A hard-edged pick like a Dunlop Tortex 1mm means that you are meeting the string with little give in terms of angle, like walking with your shoulders completely square through a crowd. The more resistance you’re met with, the more you have to push, and the more tiring playing becomes over a long period. Every strike of the pick against the strings sends a little vibration up your wrist, and over time this can worsen conditions like RSI, so having a pick that fits the force you play is extremely important.

Though I use a lot of picks for different things, the best edges I’ve come across are the Jim Dunlop Primetones, which have symmetrical bevels, allowing for a fast and even pick response, as well as a fluid feel while strumming. The 1.4mm triangle shape is the bollocks, so I’m recommending that.

Materials

So far, I’ve played with a few materials, so here’s a quickfire synopsis.

  1. Tortex: Dunlop created this following a welcome tortoiseshell ban in the 70’s, the idea being that it behaves the same way by sticking to your hand. The tone itself depends on the player wielding it a lot more than other materials, but overall it’s a balanced, ordinary sound. Easily replaced, which is handy, and consistent.
  2. Celluloid: I’ve never liked these, because they click against the strings and notch really badly. The tone is thin and lacks any real body, leaving you feeling disconnected from the instrument. The sort of picks you get free with magazines and lose instantly.
  3. Acrylic: Favoured by the likes of V-Picks and Gravity, acrylic has a brighter, more focused attack with more body than Tortex or Celluloid, and I’ve found the best results with it come from thicker gauges, i.e. 1.5mm and up. I’ve got some silly big ones from V-Picks, like the Snake, and although they can feel like a handful, the power is immense, especially the bottom end.
  4. Thermoset: A plastic that hardens significantly after being heated, Thermoset picks are most commonly associated with Chicken Picks from the Netherlands. The most confounding material on this list, the sound they produce is fantastic; bright, powerful, full of mass, but because of the nature of the molding process they need to be thick, so good luck getting one under 2mm. No joke, if you hybrid pick, nothing will touch this, but I’ve never found them ideal for strumming.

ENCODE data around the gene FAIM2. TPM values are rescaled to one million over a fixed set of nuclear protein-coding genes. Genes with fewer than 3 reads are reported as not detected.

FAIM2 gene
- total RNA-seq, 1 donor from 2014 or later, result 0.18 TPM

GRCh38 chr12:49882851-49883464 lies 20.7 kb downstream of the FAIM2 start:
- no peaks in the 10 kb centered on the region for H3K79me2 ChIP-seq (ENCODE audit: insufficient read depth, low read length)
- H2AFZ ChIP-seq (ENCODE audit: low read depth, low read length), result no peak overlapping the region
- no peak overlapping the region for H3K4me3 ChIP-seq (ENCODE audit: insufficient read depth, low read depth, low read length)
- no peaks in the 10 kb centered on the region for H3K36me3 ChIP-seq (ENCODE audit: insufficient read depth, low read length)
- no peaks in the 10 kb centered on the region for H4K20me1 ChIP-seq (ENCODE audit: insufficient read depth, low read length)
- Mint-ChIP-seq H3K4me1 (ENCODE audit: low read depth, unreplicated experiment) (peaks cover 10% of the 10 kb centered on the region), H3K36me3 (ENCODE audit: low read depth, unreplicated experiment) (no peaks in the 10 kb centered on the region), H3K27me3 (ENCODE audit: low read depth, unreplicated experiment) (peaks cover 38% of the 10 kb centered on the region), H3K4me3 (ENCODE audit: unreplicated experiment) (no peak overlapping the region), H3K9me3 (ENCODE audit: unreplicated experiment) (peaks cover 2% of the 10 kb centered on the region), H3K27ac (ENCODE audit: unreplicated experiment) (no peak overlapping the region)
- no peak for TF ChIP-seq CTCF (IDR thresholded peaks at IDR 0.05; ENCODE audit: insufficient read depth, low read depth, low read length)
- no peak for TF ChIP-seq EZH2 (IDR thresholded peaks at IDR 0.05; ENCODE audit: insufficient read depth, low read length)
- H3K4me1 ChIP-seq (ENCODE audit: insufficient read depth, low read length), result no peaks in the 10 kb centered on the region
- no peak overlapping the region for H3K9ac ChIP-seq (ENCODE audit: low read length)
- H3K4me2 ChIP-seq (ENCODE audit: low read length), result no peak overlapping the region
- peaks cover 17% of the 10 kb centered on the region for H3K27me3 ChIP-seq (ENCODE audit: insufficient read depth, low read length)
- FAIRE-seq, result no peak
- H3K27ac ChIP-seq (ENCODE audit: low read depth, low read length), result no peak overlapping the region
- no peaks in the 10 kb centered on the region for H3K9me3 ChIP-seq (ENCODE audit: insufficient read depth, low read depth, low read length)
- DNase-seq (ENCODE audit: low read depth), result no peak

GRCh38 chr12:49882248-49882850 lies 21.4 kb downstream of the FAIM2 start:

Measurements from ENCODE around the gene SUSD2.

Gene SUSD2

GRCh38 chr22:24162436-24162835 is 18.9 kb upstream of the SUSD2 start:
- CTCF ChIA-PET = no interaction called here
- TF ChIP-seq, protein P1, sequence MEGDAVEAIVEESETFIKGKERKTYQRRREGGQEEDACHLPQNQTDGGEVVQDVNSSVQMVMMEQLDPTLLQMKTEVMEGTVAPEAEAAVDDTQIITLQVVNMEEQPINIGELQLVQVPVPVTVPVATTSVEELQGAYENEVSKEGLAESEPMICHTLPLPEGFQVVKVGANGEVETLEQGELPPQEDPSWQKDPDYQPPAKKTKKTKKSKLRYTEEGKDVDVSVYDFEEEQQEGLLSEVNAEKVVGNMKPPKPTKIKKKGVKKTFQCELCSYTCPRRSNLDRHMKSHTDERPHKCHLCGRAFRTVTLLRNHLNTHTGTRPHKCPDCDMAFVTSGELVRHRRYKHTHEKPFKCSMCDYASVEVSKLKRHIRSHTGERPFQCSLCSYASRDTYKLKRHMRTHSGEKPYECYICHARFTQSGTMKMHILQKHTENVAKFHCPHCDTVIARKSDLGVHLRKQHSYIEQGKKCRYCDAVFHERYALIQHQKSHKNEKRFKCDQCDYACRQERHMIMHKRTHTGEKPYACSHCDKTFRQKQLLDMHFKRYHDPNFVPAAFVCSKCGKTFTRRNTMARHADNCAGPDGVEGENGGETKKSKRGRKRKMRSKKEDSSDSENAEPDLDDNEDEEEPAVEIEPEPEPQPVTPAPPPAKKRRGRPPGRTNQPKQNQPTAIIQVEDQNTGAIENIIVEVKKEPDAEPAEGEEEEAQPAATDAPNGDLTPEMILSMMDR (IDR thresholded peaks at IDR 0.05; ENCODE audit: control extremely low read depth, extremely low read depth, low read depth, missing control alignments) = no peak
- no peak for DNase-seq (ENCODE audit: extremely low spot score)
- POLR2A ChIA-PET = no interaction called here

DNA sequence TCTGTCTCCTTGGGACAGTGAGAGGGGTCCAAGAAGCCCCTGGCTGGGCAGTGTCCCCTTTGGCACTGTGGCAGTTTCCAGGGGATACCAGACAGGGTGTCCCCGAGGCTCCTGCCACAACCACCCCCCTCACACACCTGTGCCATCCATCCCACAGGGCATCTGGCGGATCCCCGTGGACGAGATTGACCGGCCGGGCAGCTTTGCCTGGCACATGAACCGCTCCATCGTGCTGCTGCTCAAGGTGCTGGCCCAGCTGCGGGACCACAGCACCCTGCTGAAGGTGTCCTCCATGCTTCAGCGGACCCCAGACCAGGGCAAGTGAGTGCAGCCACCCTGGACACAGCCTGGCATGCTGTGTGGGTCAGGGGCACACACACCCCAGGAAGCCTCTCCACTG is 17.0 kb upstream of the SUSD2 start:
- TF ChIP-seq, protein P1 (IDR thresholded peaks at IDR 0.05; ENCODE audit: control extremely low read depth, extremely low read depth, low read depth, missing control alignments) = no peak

5. Ultem: The most useful material, from my perspective, by miles, Ultem melts at a higher temperature, and when punched out has a naturally rounded edge. Someone told me this is what skateboard wheels are made from, but that’s polyurethane, though as I’m not a scientist I don’t know how closely related they are. Dunlop bought special machinery to make the Ultex picks, which were my gateway into fancy picks. Powerful and fast but not quite as focused as acrylic or as treble-conscious as thermoset, picks like the Dunlop Primtone have made this my number one.
  6. Metal: You know the ones; you bought one when you were 15. Maybe you wore it as a necklace, but you didn’t play with it for very long. ‘Zingy’ would be the word I’d use, but I always found metal an unnerving material to play with. Some people love these, but I’m not one of them.
  7. Nylon: An easy point of reference is to compare nylon to Tortex. Whatever gauge nylon you have, go back two thickness and that’s the Tortex equivalent. Great for players who do a lot of strumming, the sound is a bit limp and fluffy but perfect if you’re trying to achieve softness, or if you like a thick plectrum that doesn’t feel like you’re playing with a brick.
  8. Carbon Fibre: I’ve only played these in Jazz III form, but the material behaves exactly like active pickups; immediate power with cock-all dynamic, though if you’re playing tech death or similar and have little in the way of a clean tone, they are amazing. Utterly unyielding and harder than maths.

Of course, there are others, like stone, dinosaur (see here), animal protein, nut shells, coins etc, all of which have their advocates and detractors. I’ve never played with dinosaur or meteorite picks, though I imagine the effect to be similar to that of stone, except that everyone will hate you for being a douche.